3 Levels of Visual Design



The emotional connections and feelings associated with your design come from a variety of places and things. Sometimes these emotions are within your control with elements such as color and tone and other visual cues. Sometimes they are not. (Consider a customer who hates the color red or who is afraid of a monkey and that’s your brand logo.)

What you should focus on are the things you can control. In Donald Norman’s “Emotional Design: Why We Love (Or Hate) Everyday Things,” he explains three levels of visual design — visceral, behavioral and reflective. These concepts can explain how we relate to a visual element and how to create something that is more appealing, effective or well received.

  • Visceral level: This is the first impression someone has with a design. It’s a purely instinctive reaction to something. This level of design can make users feel something (the desired reaction) or leave a neutral and unmemorable impression. A good visceral design leaves you feeling something and wanting to interact with the design again.
  • Behavioral level: This level relates to the user experience. What do you do with the design? How does it work or function? While you may think this only applies to digital projects such as apps, it has wider reach. At the simplest level, the design of a business card implies a behavior – to take it and file the information away for later.
  • Reflective level: The “highest” level of the emotional-visual thought process is reflective. It’s the interpretation and understanding of a visual element combined with feelings about it. At this stage of thought, a person determines and creates a lasting impression of something. Is the visual memorable? Does it leave a lasting impression? Will he or she reference it later?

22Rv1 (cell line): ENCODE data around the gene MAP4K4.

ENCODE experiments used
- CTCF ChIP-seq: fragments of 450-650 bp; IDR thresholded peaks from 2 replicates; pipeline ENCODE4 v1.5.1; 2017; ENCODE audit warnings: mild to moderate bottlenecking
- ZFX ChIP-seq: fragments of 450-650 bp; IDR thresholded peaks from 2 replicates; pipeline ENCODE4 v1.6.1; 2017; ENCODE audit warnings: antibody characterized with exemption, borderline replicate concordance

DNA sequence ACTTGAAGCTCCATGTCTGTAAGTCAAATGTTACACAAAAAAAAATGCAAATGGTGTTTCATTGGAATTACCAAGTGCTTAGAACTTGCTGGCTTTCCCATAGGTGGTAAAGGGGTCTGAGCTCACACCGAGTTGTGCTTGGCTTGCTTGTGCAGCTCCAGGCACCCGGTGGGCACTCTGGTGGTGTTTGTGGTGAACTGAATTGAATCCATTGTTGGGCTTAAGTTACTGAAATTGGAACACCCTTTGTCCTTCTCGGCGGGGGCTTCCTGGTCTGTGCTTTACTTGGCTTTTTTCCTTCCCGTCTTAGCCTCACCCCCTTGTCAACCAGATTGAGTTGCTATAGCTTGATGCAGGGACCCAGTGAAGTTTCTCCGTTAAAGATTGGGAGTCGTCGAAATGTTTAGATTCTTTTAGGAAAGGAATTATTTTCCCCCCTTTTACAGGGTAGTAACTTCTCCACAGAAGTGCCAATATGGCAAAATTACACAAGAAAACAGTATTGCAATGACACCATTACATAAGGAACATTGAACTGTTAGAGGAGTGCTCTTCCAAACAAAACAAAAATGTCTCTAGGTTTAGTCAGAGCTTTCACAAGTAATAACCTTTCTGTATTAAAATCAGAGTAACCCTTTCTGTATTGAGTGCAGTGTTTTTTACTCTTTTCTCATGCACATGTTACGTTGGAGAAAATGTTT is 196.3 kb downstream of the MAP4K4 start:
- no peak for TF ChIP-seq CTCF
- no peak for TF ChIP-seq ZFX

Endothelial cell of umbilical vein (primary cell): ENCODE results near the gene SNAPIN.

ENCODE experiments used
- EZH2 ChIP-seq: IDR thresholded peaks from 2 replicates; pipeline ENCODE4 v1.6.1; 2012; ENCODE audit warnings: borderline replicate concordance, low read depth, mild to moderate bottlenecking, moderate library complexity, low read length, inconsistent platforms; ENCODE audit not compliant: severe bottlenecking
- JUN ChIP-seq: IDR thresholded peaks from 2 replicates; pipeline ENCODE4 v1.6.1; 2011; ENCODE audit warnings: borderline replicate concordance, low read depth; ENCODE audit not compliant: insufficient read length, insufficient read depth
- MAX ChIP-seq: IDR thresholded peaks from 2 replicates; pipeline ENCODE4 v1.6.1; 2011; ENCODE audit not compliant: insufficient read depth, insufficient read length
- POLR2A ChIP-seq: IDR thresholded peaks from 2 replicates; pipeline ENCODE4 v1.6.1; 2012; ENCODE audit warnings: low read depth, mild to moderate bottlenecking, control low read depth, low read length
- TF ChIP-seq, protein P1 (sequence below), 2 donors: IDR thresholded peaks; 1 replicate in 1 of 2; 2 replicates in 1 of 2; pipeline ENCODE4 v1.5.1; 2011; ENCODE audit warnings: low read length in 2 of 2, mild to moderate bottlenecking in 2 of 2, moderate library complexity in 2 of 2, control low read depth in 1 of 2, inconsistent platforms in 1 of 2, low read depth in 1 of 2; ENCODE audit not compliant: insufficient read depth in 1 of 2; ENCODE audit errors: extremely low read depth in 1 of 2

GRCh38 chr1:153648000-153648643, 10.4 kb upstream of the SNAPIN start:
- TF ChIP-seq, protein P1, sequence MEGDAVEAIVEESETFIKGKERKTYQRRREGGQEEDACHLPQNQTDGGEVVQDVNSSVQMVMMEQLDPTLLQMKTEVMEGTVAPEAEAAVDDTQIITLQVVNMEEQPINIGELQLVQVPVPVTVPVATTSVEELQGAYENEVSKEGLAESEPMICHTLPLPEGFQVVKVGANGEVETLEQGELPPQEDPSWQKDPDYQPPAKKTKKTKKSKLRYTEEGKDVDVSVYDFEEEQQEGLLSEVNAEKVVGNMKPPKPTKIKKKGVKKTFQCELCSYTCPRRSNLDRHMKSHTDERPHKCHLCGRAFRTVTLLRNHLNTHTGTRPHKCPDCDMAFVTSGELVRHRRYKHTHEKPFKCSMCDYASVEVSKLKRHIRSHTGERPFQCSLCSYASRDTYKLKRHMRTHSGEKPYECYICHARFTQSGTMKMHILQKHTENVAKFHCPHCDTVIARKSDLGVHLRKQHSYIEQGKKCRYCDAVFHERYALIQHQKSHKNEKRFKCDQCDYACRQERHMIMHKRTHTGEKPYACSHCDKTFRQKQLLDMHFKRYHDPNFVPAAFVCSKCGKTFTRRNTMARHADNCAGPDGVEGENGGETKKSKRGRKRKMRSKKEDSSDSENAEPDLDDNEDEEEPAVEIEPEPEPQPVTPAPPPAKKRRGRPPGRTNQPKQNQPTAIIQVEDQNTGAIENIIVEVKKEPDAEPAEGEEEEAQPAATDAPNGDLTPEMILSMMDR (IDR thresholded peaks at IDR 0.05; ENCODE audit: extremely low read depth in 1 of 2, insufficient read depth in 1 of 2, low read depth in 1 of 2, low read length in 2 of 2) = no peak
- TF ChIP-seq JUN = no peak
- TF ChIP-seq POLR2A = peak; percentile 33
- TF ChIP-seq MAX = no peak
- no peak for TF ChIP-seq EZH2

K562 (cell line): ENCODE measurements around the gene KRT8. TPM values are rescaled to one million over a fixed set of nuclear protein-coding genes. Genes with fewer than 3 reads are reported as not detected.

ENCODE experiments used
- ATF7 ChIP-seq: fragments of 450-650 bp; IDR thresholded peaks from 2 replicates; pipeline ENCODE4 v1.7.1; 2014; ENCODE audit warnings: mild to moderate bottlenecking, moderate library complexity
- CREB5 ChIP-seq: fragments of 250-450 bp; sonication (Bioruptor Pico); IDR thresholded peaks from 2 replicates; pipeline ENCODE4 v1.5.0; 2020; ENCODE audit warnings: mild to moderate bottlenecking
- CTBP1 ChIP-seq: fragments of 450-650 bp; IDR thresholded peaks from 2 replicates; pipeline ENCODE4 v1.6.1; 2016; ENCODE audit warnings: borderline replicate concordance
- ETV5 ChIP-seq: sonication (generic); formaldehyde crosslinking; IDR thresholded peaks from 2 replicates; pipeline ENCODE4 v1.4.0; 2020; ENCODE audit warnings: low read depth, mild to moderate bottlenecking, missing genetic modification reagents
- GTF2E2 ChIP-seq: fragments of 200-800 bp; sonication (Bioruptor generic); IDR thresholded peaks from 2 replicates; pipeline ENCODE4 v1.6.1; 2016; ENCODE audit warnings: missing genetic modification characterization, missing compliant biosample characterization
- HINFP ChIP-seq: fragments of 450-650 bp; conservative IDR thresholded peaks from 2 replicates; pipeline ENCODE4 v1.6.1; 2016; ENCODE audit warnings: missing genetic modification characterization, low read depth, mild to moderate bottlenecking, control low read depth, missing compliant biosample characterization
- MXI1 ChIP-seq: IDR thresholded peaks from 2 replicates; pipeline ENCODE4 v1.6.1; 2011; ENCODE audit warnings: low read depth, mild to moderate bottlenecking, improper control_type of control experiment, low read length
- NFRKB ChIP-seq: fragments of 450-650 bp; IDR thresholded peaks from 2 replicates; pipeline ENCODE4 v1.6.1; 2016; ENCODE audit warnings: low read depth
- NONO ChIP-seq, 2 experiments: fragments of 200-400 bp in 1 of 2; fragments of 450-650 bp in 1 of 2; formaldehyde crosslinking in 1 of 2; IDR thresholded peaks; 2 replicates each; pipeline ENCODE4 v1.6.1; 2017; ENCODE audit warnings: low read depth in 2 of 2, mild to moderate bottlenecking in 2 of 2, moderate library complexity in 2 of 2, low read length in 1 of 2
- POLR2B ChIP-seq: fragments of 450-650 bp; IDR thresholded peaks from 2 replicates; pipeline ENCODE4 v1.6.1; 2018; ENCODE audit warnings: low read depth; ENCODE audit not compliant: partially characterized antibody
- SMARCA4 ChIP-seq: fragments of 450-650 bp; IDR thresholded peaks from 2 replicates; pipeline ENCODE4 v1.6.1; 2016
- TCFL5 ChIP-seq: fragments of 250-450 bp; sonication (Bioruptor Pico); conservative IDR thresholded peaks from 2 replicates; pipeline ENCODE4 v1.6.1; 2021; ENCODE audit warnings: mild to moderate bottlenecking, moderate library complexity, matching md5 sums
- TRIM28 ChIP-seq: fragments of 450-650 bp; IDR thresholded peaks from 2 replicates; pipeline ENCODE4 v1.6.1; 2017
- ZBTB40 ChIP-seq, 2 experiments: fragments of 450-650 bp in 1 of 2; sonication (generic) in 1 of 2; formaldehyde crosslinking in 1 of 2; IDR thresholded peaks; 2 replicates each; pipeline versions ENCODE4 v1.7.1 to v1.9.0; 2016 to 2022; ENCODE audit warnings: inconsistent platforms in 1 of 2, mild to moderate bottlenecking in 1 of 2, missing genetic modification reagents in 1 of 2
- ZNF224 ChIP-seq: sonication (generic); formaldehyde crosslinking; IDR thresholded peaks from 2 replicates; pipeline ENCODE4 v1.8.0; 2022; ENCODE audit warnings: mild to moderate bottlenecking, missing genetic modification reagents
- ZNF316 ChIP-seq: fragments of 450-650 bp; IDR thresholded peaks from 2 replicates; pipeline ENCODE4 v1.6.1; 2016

Visual-Emotional Cues



What elements can you incorporate into your designs that are associated with different emotions? The answer is almost anything. Every visual element will create some type of connection to users. And this is vitally important. Aaron Walter in “Designing for Emotion,” explains emotion creates “an experience for users that makes them feel like there’s a person, not a machine, at the other end of the connection.”

Think about the emotional impacts any of these common visual elements can be associated with, positively or negatively:

  • Color
  • Sound
  • Big words
  • Texture
  • Usability
  • Readability
  • Photo style
  • Shape

In addition to these visual cues there are specific types of emotional engagements you can create with the overall aesthetic. Determining the right tone and emotional impact should be one of the first discussions at the start of any design project.

  • Entertainment and engagement
  • Humor and lightheartedness
  • Patterns and dissonance
  • Recognition and familiarity
  • Relationship and tone


In almost every design, the goal is to get users to connect with your work. While the desired emotions may vary most do have common themes. A good design has elements of appeal, effectiveness, and is pleasurable and memorable for the user.

By combining these ideas and working to use strong visual cues that tie to the right emotions for your project, you can develop a design that works in the right way. It will have visual appeal and evoke emotional connections.